November 27, 2023 to December 1, 2023
Dual node
Europe/Paris timezone

Vision Transformers for Cosmological Inference from Weak Lensing

Nov 29, 2023, 3:22 PM
Dual node

Dual node

IAP (Paris) & CCA/Flatiron (New York) IAP 98bis Boulevard Arago 75014 Paris FRANCE CCA/Flatiron 5th Avenue New York (NY) USA
Flash talk New York Contributed talks


Shubh Agrawal (University of Pennsylvania)


Weak gravitational lensing is an excellent quantifier of the growth of structure in our universe, as the distortion of galaxy ellipticities measures the spatial fluctuations in the matter field density along a line of sight. Traditional two-point statistical analyses of weak lensing only capture Gaussian features of the observable field, hence leaking information from smaller scales where non-linear gravitational interactions yield non-Gaussian features in the matter distribution. Higher-order statistics such as peak counts, Minkowski-functionals, three-point correlation functions, and convolutional neural networks, have been introduced to capture this additional non-Gaussian information and improve constraints on key cosmological parameters such as $\Omega_m$ and $\sigma_8$.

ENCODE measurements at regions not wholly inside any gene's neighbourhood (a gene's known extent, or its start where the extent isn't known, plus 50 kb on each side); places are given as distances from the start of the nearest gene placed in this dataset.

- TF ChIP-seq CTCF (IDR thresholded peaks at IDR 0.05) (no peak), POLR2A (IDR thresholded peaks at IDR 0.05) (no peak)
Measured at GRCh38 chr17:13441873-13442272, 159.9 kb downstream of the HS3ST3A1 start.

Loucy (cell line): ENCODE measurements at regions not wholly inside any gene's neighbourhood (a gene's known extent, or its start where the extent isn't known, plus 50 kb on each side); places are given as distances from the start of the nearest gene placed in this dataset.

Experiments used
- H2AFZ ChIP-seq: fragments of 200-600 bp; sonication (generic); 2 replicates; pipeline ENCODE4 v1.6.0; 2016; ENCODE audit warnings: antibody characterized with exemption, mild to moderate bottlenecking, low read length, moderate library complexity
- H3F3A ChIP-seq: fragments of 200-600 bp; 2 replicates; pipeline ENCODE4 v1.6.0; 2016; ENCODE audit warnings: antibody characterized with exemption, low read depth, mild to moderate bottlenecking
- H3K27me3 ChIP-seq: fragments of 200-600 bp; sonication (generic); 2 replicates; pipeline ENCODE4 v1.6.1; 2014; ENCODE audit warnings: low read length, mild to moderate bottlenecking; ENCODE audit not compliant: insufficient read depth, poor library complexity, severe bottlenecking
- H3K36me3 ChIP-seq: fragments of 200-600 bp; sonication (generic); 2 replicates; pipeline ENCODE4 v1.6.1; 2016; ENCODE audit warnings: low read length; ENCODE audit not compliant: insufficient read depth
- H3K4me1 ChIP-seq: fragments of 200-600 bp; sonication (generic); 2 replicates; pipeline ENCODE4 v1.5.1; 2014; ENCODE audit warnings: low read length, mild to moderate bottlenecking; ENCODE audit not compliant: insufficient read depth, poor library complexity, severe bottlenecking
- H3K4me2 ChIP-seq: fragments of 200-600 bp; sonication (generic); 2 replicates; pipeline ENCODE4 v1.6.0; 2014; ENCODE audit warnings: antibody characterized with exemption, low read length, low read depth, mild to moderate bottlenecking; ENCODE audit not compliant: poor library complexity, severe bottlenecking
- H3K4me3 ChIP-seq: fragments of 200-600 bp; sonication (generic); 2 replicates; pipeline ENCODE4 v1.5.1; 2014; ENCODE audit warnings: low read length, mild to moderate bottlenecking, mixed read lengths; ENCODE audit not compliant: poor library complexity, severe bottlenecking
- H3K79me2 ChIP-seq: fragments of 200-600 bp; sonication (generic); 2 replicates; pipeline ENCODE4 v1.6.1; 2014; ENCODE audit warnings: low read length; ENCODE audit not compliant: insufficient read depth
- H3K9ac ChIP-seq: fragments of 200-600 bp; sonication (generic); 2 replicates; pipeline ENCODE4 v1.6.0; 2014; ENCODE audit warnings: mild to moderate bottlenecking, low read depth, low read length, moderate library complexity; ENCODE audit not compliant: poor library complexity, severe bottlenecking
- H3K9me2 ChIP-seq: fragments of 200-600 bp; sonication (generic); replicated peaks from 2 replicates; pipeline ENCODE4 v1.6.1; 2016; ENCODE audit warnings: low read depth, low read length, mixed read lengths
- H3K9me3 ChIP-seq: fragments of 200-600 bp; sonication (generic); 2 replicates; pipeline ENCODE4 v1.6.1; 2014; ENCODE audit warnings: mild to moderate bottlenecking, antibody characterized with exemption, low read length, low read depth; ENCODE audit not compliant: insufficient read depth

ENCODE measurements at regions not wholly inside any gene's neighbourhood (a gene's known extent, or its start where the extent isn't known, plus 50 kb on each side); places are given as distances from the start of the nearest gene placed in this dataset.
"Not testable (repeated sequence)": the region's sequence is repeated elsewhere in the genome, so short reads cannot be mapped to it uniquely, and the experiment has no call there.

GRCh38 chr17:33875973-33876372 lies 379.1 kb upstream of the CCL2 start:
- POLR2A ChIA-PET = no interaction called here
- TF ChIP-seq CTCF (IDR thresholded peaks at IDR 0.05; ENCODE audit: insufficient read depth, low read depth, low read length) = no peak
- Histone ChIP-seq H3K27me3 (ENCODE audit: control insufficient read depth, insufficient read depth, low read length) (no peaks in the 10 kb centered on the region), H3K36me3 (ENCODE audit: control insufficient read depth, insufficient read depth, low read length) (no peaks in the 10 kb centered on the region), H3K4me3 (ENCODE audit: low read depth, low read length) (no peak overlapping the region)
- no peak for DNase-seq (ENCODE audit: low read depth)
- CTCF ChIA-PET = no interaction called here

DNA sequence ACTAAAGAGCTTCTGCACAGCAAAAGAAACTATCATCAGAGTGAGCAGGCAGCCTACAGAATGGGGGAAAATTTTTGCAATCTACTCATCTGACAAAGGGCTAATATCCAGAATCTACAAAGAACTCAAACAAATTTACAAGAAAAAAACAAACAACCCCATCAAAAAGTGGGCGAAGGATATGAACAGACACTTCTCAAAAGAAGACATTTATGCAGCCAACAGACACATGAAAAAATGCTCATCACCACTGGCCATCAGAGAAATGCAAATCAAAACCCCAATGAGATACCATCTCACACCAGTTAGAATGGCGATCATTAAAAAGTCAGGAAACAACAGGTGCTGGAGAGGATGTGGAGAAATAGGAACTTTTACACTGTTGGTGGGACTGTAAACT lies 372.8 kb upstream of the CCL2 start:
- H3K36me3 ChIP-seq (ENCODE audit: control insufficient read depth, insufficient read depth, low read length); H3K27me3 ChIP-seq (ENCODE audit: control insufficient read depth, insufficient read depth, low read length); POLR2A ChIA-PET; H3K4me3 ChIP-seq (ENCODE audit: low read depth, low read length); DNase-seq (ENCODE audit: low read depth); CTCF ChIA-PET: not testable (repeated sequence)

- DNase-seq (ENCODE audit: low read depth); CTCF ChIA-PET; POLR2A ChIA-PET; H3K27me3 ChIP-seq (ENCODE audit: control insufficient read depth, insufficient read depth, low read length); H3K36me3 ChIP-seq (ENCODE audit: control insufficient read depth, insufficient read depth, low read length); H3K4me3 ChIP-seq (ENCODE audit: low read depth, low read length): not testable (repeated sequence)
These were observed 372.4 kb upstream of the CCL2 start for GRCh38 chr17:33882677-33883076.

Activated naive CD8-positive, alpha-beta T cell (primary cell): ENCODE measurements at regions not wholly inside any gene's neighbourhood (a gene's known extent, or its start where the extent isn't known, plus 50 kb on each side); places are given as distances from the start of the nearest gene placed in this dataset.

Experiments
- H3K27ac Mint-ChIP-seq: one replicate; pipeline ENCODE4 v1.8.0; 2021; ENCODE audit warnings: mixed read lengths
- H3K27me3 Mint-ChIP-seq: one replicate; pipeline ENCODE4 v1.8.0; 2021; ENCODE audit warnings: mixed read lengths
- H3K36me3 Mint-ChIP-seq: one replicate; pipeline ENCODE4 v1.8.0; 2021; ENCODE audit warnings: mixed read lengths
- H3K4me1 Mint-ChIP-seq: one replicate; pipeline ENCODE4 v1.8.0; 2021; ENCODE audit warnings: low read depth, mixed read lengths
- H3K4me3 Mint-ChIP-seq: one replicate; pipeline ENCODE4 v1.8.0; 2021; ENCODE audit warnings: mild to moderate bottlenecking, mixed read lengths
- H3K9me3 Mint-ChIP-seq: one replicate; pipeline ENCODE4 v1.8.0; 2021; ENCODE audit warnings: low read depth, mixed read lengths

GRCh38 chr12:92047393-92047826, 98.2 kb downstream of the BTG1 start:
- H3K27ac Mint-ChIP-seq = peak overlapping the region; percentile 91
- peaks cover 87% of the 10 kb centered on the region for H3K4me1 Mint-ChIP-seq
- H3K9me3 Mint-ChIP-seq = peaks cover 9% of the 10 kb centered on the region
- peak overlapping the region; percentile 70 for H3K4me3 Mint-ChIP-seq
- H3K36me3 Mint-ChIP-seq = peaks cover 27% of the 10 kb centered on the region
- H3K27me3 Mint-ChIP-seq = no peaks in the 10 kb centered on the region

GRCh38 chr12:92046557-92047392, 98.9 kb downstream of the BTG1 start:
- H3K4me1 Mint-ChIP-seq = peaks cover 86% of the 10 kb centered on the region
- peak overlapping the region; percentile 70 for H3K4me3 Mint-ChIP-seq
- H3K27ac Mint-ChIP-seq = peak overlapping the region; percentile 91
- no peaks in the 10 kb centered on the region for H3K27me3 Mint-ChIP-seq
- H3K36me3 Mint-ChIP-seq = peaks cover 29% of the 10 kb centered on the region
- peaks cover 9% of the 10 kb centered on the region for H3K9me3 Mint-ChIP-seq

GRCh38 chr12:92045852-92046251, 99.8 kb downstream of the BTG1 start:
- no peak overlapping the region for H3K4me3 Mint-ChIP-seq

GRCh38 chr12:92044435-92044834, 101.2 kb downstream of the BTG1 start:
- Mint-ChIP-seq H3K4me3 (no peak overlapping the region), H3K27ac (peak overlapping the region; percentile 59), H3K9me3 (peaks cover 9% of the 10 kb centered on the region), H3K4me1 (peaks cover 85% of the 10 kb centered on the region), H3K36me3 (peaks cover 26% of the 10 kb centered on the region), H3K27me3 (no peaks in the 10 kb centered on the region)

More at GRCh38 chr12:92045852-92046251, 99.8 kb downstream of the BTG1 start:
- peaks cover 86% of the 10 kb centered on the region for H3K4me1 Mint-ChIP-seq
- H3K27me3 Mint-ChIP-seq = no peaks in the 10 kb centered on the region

We demonstrate the potential of applying a self-attention-based deep learning method, specifically a Vision Transformer, to predict cosmological parameters from weak lensing observables, particularly convergence $\kappa$ maps. Transformers, which were first developed for natural language processing and are now at the core of generative large language models, can be used for computer vision tasks with patches from an input image serving as sequential tokens analogous to words in a sentence. In the context of weak lensing, Vision Transformers are worth exploring for their different approach to capturing long-scale and inter-channel information, improved parallelization, and lack of strong inductive bias and locality of operations.

Using transfer learning, we compare the performance of Vision Transformers to that of benchmark residual convolutional networks (ResNets) on simulated $w$CDM theory predictions for $\kappa$, with noise properties and sky coverage similar to DESY3, LSSTY1, and LSSTY10. We further use neural density estimators to investigate the differences in the cosmological parameters' posteriors recovered by either deep learning method. These results showcase a potential astronomical application derived from the advent of powerful large language models, as well as machine learning tools relevant to the next generation of large-scale surveys.

Primary author

Shubh Agrawal (University of Pennsylvania)


Marco Gatti (UPenn) Prof. Bhuvnesh Jain (University of Pennsylvania)

Presentation materials